I hope your Christmas went well, dear friends and readers. Was it merry or quiet? Are you glad it’s over? Do you love Boxing day too?

 

Shiny Moments

I’m heading back to Hong Kong momentarily for a look at a few window displays. I’m always a sucker for cooks who enjoy their trade. The header photo shows a noodle and dumpling chef working in the window of a small cafe. He was pleased that I wanted to make him my shining star, while simultaneously the proprietor was attempting to shoo me away.

The photos below, in contrast, show the ugly side of big business, the Ooh Shiny moments that attract Hong Kong shoppers to big shopping malls.

Oh so sad, what would Van Gogh think of this? Louis Vuitton handbags, in Van Gogh fabric, embossed with bold ‘Van Gogh’ letters. You pay a lot for bad taste.
Gucci store. Why are these people queueing? But then, why do people queue for new iPhones? The world of commerce is insane.
Gucci handbag, black and shiny, embossed with the word REAL. Really?
Get yourself a good suit, boy. Hong Kong tailor shop. Oh so British.

Bali for Beginners and the Disenchanted, Part 2

By popular demand, here’s Part 2 of my  Guide to Bali. Thanks Mick for reminding me.

  • Don’t buy package deals from the internet. These deals are often deceptive. They may seem cheap but they are cheap for a reason. It is important to actively choose where you want to stay and not be swayed by some cheap deal or package. I pay around AU $55.00 a night a double for a small quiet hotel with glorious gardens and large swimming pool. Importantly, the hotel is close to the beach, restaurants and other facilities. The room is large and air-conditioned and the included breakfast is substantial. You can pay a little less, or a lot more!
  • Don’t bring too much luggage. Everything can be purchased here. There are many supermarkets selling all the usual brands and products you would expect to find at home, modern chemists, shops to tempt you with summer clothing, and so on. If you fill your suitcase at home, there’ll be little room to add anything. If you need another bag to bring items home, soft fabric Bali bags cost around AU $6.
  • Commerce helps the Balinese people. They often make only a small cut on each item and depend on tourists buying a few trinkets from their stores. When bargaining, remain cheerful and smile.  Don’t start negotiating unless you intend to buy something. When bargaining, I usually halve the quoted price and negotiate from there ( if I don’t already have an established price in mind).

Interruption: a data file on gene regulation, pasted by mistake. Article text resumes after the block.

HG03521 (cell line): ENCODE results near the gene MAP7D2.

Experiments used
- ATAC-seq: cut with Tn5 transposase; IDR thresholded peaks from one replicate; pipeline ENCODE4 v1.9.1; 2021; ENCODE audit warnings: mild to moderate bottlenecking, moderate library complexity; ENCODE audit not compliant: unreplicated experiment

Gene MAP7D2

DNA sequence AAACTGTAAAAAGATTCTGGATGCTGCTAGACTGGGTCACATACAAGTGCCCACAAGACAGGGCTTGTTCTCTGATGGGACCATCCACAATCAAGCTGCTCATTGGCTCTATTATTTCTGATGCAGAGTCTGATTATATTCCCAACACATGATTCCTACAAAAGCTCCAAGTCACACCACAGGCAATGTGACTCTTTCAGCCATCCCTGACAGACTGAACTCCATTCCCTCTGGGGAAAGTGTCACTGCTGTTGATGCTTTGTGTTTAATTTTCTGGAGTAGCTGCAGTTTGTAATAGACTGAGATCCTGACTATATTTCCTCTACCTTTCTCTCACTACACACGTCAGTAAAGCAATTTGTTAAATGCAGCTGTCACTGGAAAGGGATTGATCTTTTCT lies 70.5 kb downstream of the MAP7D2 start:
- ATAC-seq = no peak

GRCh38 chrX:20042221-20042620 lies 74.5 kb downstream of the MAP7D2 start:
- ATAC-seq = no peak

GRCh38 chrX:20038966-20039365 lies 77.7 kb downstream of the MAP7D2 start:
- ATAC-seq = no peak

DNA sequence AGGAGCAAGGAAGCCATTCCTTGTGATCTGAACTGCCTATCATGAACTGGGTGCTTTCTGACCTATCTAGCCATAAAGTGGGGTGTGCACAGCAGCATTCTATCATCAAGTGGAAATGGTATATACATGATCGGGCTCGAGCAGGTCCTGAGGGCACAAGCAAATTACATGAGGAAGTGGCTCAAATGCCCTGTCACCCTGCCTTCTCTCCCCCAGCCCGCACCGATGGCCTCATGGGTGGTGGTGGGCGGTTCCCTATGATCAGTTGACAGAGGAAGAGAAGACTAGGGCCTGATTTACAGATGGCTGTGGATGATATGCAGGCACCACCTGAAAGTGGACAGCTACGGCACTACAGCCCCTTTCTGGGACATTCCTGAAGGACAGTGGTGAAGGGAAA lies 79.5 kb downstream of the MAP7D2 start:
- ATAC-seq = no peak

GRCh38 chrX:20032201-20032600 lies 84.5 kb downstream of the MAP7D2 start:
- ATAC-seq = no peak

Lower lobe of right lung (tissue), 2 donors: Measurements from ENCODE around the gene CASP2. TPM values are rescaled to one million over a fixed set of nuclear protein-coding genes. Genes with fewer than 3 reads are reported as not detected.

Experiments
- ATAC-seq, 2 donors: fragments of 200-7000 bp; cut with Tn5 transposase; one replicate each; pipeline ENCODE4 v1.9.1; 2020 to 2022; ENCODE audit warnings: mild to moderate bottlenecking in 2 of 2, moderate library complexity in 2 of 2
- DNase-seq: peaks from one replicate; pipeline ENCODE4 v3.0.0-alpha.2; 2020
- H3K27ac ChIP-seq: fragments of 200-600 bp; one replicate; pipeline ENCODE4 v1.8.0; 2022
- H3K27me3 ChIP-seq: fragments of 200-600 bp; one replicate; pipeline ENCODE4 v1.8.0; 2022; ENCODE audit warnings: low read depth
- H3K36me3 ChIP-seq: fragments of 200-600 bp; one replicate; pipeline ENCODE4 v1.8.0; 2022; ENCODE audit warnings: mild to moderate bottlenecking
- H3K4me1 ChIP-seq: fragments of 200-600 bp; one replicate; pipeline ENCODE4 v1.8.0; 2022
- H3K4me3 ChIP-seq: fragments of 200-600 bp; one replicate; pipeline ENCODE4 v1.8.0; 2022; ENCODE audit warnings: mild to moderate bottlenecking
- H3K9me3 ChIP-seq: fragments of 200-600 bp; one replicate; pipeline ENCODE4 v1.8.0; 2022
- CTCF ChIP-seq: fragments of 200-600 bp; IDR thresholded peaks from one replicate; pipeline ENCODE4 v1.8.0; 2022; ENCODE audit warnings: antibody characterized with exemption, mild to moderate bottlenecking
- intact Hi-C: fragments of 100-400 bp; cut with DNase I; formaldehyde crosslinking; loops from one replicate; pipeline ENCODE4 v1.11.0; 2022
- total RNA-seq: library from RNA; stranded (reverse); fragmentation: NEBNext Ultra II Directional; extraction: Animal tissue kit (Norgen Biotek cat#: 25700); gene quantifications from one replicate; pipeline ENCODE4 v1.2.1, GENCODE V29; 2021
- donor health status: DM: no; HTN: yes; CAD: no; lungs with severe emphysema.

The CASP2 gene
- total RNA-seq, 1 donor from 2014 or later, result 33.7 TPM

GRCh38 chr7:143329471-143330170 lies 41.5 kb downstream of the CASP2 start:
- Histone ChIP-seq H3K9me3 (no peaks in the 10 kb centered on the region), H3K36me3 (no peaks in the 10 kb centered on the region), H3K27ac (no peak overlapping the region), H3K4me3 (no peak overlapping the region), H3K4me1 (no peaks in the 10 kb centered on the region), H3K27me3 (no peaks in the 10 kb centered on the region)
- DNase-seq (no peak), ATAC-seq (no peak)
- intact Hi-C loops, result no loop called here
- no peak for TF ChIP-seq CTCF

• Fixed price shopping. There are some very cheap fixed price stores in Sanur and it is a good place to start so you can get a sense of prices. Jenny’s shop in Sindu Beach market (opposite Sarina’s designer store) is one of these. Flashy, glass fronted shops along the main street are also fixed in price, but may offer discounts for multiple purchasing. It’s always worth asking. Also be aware that some fixed price shops may be simply overpriced shops.
  • Transport. Around Sanur, a short trip in a bemo (green truck with bench seats and usually an open door) will cost 5000 rupiah (50 cents) per person. Using bemos keeps this form of transport functioning for the locals. Take taxis or private cars on day trips – usually a good price can be negotiated for a long distance trip.  A trip one way to Denpasar market is around 50,000 (AU$5.00), the trip to the airport is 125,000 – 150,000 IDR (AU $ 12-15.00) Blue Bird taxis have meters if you prefer. A car and driver may be employed to tour various parts of the island. We usually pay a driver around AU$50.00 – $75.00 a day but prices have increased in 2015.
  • When staying for a month, it is more economical to stock your own beverages. Assuming your room has a fridge, stock up on beer, lemonade or other things you may need for the duration. Cask wine (Balinese Hatten or Plaga brand) can bought at Hardy’s supermarket for around $30.00 for 2 litres. It isn’t the best wine in the world but it grows on you. Bottled wine is expensive by Australian and European standards. Beer Bintang (a big bottle)  is a tasty drop and retails at AU$2.70 in a small store. Spirits (one litre per person ) may be brought into Bali duty-free. Mixers at supermarkets cost around AU60 cents per can.